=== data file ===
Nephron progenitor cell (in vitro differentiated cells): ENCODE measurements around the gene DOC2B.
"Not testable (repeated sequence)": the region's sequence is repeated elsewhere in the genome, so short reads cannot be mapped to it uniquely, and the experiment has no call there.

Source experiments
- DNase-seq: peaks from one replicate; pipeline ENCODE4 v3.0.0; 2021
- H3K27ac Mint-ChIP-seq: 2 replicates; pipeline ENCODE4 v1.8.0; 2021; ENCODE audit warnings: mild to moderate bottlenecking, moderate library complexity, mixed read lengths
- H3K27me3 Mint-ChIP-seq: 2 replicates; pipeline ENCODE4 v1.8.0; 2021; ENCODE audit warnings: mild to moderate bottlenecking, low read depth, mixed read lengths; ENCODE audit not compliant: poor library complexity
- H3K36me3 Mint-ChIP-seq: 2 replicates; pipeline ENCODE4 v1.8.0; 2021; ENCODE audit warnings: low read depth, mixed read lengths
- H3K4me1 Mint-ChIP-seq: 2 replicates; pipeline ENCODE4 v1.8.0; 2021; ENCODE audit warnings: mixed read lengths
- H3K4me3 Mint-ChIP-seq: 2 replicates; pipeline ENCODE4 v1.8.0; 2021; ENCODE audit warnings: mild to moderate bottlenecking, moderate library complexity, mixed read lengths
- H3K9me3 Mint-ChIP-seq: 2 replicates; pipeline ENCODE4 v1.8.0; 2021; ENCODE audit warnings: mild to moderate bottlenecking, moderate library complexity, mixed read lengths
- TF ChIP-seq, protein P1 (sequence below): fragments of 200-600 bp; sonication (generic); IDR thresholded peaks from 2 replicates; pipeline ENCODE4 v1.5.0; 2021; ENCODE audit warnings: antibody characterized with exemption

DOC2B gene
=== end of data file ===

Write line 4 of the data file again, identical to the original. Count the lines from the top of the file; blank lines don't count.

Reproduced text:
- DNase-seq: peaks from one replicate; pipeline ENCODE4 v3.0.0; 2021